And I killed them, none escaped me, and I slew, and slew, and slew."
Source: From: Eva March Tappan, ed., The World's Story: A History of the World in Story, Song and Art, (Boston: Houghton Mifflin, 1914), Vol. III: Egypt, Africa, and Arabia, trans. W. K. Flinders Petrie, pp. 154-162.
Scanned by: J. S. Arkenberg, Dept. of History, Cal. State Fullerton. Prof. Arkenberg has modernized the text.
The official record
Year 5, third month of the third season, day 9; under the majesty of Horus: Mighty Bull, Beloved of Truth; King of Upper and Lower Egypt: Usermare-Setepnere; Son of Re; Ramses-Meriamon, given life forever.
Lo, his majesty was in Zahi  on his second victorious campaign. The goodly watch in life, prosperity and health, in the tent of his majesty, was on the highland south of Kadesh.
When his majesty appeared like the rising of Re, he assumed the adornments of his father, Montu. When the king proceeded northward, and his majesty had arrived at the locality south of the town of Shabtuna, there came two Shasu , to speak to his majesty as follows: "Our brethren, who belong to the greatest of the families with the vanquished chief of Kheta, have made us come to his majesty, to say: 'We will be subjects of Pharaoh and we will flee from the vanquished chief of Kheta; for the vanquished chief of Kheta sits in the land of Aleppo , on the north of Tunip. He fears because of Pharaoh to come southward.'"
Lo, the vanquished chief of Kheta came with every chief of every country, their infantry and their chariotry, which he had brought with him by force, and stood, equipped, drawn up in line of battle behind Kadesh the Deceitful, while his majesty knew it not. Then his majesty proceeded northward and arrived on the northwest of Kadesh; and the army of his majesty made camp there.
Then, as his majesty sat upon a throne of gold, there arrived a scout who was in the following of his majesty, and he brought two scouts of the vanquished chief of Kheta. They were conducted into the presence, and his majesty said to them: "What are ye?" They said: "As for us, the vanquished chief of the Kheta has caused that we should come to spy out where his majesty is."
Then his majesty had the princes called into the presence, and had them hear every word which the two scouts of the vanquished chief of Kheta, who were in the presence, had spoken. Said his majesty to them: "See ye the manner wherewith the chiefs of the peasantry and the officials under whom is the land of Pharaoh have stood, daily, saying to the Pharaoh: 'The vanquished chief of Kheta is in the land of Aleppo; he has fled before his majesty, since hearing that, behold, he came.' So spake they to his majesty daily. But see, I have held a hearing in this very hour, with the two scouts of the vanquished chief of Kheta, to the effect that the vanquished chief of Kheta is coming, together with the numerous countries that are with him, being people and horses, like the multitudes of the sand. They are stationed behind Kadesh the Deceitful. But the governors of the countries and the officials under whose authority is the land of Pharaoh were not able to tell it to us."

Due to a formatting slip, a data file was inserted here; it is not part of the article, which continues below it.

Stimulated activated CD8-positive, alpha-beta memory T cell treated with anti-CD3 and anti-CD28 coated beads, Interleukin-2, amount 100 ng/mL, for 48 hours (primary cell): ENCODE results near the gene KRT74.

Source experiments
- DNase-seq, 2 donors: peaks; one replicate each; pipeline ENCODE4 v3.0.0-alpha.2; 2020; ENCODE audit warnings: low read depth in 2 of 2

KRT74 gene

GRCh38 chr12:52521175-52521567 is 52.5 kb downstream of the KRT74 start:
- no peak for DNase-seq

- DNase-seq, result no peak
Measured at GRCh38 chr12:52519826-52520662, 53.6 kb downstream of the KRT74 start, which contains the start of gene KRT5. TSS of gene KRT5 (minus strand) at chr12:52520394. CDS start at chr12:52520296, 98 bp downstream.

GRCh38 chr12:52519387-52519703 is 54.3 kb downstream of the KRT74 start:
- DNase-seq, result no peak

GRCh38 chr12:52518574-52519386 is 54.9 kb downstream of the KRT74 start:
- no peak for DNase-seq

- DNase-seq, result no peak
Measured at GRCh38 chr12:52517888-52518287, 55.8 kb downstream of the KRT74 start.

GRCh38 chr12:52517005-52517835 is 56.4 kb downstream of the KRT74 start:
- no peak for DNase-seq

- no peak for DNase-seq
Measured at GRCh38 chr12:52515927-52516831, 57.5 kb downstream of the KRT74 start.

Said the princes who were in the presence of his majesty: "It is a great fault, which the governors of the countries and the officials of Pharaoh have committed in not informing that the vanquished chief of Kheta was near the king; and in that they told his report to his majesty daily."
Then the vizier was ordered to hasten the army of his majesty, while they were marching on the south of Shabtuna, in order to bring them to the place where his majesty was.
Lo, while his majesty sat talking with the princes, the vanquished chief of Kheta came, and the numerous countries, which were with him. They crossed over the channel on the south of Kadesh, and charged into the army of his majesty while they were marching, and not expecting it. Then the infantry and chariotry of his majesty retreated before them, northward to the place where his majesty was. Lo, the foes of the vanquished chief of Kheta surrounded the bodyguard of his majesty, who were by his side.
When his majesty saw them, he was enraged against them, like his father, Montu, lord of Thebes. He seized the adornments of battle, and arrayed himself in his coat of mail. He was like Baal in his hour. Then he betook himself to his horses, and led quickly on, being alone by himself. He charged into the foes of the vanquished chief of Kheta, and the numerous countries which were with him. His majesty was like Sutekh, the great in strength, smiting and slaying among them; his majesty hurled them headlong, one upon another into the water of the Orontes.
"I charged all countries, while I was alone, my infantry and my chariotry having forsaken me. Not one among them stood to turn about. I swear, as Re loves me, as my father, Atum, favors me, that, as for every matter which his majesty has stated, I did it in truth, in the presence of my infantry and my chariotry."
James Henry Breasted Ancient Records of Egypt: Historical Documents Part Three, §§ 317 ff.
 Pentaur (pntAwr.t) : the scribe who made the copy now known as Papyrus Sallier III
 Arvad: Arzawa according to Christiane Desroches-Noblecourt, south west of Hatti on the Mediterranean coast
 Pedes - Pidasa: Town in Asia Minor near Miletos
 Derden: Dardani, in western Asia Minor
 Kelekesh: Karkisha, in western Asia Minor (Christiane Desroches-Noblecourt)
 Kode: Kady (Christiane Desroches-Noblecourt), Land in northern Syria
 Ekeret:Ugarit (Christiane Desroches-Noblecourt), Town in Laodicea
 Meshenet:Syrian locality (Breasted)
 wretched, vanquished: common epithets the Egyptians used for their enemies
 iter: about 2 km according to Breasted, 10.5 km according to Christiane Desroches-Noblecourt
 The Egyptian chariots were manned by two.
 Mesa - Masu: Land in Syria (Breasted), south western Asia Minor (Christiane Desroches-Noblecourt)
 Kezweden: Land in Syria (Breasted), Kizzuwadna in south-eastern Asia Minor(Christiane Desroches-Noblecourt)
 Eketeri - Akerith: Land in Syria
 Pra-Hormakhu: Re Harmachis, the Rising Sun
 Arunatha: Arnath, Orontes
 Miamun: Ramses
 Keshkesh: Land in Syria (Breasted), by the Black Sea (Christiane Desroches-Noblecourt)
 Hermontis: Town, 13 km south of Thebes.
 Zahi: Djahi, region in northern Canaan.
 Shasu: Nomads from the region of Edom or Moab.
 land of Aleppo: North-western Syria, Halab.